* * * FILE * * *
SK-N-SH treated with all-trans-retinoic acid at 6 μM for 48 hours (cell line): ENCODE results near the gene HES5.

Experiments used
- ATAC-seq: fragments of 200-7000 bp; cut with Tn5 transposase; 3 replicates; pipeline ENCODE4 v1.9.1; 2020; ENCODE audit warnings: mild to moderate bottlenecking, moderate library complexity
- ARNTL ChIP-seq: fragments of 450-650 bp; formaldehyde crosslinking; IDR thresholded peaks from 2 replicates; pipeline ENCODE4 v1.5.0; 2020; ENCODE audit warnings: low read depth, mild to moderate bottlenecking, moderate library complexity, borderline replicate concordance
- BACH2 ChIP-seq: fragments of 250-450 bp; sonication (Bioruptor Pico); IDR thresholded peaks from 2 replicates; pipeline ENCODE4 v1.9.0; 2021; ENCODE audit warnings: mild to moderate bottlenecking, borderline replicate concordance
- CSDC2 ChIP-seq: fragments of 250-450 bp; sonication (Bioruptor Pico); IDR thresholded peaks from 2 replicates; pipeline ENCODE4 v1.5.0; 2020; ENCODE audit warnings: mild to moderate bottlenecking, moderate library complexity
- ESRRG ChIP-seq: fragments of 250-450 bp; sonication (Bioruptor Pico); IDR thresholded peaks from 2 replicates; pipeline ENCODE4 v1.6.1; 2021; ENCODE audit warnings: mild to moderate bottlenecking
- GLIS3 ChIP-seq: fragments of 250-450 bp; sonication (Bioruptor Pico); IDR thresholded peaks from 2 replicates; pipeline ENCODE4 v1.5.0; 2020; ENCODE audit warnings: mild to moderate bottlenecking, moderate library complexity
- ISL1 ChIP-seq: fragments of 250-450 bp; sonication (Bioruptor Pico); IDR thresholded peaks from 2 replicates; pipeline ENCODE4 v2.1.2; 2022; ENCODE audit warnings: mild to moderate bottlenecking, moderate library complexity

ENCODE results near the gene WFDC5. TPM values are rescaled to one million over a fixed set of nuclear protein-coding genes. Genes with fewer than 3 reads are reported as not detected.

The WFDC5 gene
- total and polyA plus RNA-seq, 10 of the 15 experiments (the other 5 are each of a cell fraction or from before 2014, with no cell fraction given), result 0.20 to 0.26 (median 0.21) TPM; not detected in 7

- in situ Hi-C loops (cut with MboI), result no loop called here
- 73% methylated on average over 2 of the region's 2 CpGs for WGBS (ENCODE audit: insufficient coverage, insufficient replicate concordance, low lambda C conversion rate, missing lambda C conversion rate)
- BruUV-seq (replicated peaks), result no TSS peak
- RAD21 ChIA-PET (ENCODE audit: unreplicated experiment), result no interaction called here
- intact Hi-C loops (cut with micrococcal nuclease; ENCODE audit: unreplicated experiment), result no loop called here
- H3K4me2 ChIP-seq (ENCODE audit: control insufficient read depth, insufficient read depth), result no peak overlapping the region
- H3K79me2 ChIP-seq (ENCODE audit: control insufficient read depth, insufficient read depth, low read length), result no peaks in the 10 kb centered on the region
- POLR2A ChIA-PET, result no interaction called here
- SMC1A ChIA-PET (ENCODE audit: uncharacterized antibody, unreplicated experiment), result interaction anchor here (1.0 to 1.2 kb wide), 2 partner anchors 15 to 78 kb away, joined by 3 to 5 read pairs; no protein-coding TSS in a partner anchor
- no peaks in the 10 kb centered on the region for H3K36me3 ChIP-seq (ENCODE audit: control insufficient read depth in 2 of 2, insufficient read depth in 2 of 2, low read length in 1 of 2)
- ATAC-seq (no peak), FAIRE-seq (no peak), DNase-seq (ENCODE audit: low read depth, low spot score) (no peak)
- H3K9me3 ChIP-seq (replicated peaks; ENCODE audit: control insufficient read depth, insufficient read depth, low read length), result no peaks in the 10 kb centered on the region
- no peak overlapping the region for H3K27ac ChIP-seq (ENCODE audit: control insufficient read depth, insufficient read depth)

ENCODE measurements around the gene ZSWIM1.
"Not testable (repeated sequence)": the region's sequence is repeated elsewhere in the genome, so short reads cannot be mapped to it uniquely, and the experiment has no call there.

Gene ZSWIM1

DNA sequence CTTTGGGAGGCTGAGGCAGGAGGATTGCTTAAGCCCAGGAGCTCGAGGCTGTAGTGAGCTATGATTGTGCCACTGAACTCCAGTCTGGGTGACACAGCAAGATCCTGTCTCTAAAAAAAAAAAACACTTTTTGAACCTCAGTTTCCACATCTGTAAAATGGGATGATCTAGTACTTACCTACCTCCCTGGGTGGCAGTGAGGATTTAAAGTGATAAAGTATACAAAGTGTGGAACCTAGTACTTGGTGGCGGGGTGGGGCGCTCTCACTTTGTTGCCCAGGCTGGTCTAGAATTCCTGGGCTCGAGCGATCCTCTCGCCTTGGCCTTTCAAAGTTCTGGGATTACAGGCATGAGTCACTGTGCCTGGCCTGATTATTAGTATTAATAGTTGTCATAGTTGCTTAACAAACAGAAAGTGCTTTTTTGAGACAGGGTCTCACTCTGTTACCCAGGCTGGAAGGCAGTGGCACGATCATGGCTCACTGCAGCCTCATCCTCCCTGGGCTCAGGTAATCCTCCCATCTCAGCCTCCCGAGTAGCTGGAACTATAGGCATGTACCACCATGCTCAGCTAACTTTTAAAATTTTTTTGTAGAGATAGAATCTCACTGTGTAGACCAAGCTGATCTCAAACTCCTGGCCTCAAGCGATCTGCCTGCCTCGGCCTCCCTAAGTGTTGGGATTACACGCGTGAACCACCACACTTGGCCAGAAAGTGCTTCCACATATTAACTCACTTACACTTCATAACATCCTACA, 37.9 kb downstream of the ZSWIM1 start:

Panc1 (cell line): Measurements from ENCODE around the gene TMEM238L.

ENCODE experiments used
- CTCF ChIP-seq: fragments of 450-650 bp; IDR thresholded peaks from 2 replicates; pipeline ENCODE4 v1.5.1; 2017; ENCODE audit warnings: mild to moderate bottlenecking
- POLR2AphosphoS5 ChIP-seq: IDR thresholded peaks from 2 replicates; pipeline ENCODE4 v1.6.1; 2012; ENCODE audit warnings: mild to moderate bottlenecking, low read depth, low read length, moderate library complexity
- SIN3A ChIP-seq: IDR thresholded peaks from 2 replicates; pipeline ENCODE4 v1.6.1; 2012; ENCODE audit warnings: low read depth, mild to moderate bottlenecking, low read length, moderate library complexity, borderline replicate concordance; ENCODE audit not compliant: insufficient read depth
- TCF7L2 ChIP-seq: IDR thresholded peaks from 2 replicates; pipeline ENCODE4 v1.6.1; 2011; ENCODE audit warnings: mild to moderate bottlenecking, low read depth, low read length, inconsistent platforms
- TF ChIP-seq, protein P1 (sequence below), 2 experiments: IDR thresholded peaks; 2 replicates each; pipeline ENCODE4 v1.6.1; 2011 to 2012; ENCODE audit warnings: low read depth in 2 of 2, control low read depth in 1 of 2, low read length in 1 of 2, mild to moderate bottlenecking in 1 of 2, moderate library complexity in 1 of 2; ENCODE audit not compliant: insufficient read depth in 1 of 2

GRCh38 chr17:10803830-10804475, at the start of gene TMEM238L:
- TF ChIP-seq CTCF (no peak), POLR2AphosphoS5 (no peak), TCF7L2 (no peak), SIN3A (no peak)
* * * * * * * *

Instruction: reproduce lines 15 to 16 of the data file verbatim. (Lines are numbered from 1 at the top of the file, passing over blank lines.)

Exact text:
- BruUV-seq (replicated peaks), result no TSS peak
- RAD21 ChIA-PET (ENCODE audit: unreplicated experiment), result no interaction called here